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The Tempting of Tavernake

I.1. Despair And Interest
They stood upon the roof of a London boarding-house in the neighborhood of Russell
Square--one of those grim shelters, the refuge of Transatlantic curiosity and British
penury. The girl --she represented the former race was leaning against the frail
palisading, with gloomy expression and eyes set as though in fixed contemplation of the
uninspiring panorama. The young man --unmistakably, uncompromisingly English--
stood with his back to the chimney a few feet away, watching his companion. The silence
between them was as yet unbroken, had lasted, indeed, since she had stolen away from
the shabby drawingroom below, where a florid lady with a raucous voice had been
shouting a music-hall ditty. Close upon her heels, but without speech of any sort, he had
followed. They were almost strangers, except for the occasional word or two of greeting
which the etiquette of the establishment demanded. Yet she had accepted his espionage
without any protest of word or look. He had followed her with a very definite object. Had
she surmised it, he wondered? She had not turned her head or vouchsafed even a single
question or remark to him since he had pushed his way through the trap-door almost at
her heels and stepped out on to the leads. Yet it seemed to him that she must guess.
Below them, what seemed to be the phantasm of a painted city, a wilderness of
housetops, of smoke-wreathed spires and chimneys, stretched away to a murky, blood-red
horizon. Even as they stood there, a deeper color stained the sky, an angry sun began to
sink into the piled up masses of thick, vaporous clouds. The girl watched with an air of
sullen yet absorbed interest. Her companion's eyes were still fixed wholly and critically
upon her. Who was she, he wondered? Why had she left her own country to come to a
city where she seemed to have no friends, no manner of interest? In that caravansary of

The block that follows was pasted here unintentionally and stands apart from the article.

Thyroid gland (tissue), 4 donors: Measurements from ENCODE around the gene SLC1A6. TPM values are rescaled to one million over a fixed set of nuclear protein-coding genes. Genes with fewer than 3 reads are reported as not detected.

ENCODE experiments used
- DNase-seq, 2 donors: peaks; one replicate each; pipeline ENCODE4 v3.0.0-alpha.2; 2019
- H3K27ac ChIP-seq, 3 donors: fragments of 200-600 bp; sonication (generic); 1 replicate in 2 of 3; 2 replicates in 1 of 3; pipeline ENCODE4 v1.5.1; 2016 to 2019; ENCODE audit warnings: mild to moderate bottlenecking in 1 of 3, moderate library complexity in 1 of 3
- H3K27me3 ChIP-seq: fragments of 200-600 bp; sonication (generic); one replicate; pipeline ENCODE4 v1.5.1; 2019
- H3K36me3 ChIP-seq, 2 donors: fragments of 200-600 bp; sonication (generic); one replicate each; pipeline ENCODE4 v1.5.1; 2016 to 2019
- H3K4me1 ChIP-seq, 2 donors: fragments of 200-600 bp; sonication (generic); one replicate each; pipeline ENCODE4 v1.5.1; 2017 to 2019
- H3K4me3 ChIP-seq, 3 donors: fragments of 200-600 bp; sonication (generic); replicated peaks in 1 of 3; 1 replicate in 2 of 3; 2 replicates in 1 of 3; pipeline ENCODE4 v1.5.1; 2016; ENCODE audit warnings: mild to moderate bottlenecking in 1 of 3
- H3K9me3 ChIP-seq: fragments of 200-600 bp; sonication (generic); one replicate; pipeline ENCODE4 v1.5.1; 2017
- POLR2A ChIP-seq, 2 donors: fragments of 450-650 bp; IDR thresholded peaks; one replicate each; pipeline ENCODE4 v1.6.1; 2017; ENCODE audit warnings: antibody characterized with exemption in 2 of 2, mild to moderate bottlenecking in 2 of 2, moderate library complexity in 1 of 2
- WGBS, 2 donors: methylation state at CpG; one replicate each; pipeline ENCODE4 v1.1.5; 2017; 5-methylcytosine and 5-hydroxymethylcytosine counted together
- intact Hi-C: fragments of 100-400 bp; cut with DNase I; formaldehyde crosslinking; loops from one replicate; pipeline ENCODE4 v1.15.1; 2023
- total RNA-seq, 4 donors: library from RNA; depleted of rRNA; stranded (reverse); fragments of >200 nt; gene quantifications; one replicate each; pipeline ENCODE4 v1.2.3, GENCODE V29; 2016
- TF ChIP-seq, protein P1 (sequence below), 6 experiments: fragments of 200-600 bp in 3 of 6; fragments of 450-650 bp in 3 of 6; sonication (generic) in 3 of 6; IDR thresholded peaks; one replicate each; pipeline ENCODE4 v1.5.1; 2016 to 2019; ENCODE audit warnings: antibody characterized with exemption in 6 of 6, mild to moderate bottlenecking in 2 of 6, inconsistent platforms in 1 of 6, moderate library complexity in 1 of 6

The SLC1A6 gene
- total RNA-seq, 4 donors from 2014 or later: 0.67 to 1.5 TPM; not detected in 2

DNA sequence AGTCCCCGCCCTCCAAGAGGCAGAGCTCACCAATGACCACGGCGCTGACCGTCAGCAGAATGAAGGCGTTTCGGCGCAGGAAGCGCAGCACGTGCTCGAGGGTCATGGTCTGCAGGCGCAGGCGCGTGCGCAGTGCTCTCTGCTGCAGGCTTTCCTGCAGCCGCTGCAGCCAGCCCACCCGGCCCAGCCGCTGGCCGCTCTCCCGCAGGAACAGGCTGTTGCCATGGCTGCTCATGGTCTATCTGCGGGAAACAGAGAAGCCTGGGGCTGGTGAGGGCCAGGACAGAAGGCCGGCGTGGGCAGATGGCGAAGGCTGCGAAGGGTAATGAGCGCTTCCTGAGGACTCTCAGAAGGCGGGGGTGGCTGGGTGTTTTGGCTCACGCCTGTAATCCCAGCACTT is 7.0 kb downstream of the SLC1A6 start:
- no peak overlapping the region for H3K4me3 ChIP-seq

the world's stricken ones she had been an almost unnoticed figure, silent, indisposed for
conversation, not in any obvious manner attractive. Her clothes, notwithstanding their air
of having come from a first-class dressmaker, were shabby and out of fashion, their
extreme neatness in itself pathetic. She was thin, yet not without a certain buoyant
lightness of movement always at variance with her tired eyes, her ceaseless air of
dejection. And withal she was a rebel. It was written in her attitude, it was evident in her
lowering, militant expression, the smouldering fire in her eyes proclaimed it. Her long,
rather narrow face was gripped between her hands; her elbows rested upon the brick
parapet. She gazed at that world of blood-red mists, of unshapely, grotesque buildings, of
strange, tawdry colors; she listened to the medley of sounds--crude, shrill, insistent,
something like the groaning of a world stripped naked--and she had all the time the air of
one who hates the thing she looks upon.
Tavernake, whose curiosity concerning his companion remained unappeased, decided
that the moment for speech had arrived. He took a step forward upon the soft, pulpy
leads. Even then he hesitated before he finally committed himself. About his appearance
little was remarkable save the general air of determination which gave character to his
undistinguished features. He was something above the medium height, broad-set, and
with rather more thick black hair than he knew how to arrange advantageously. He wore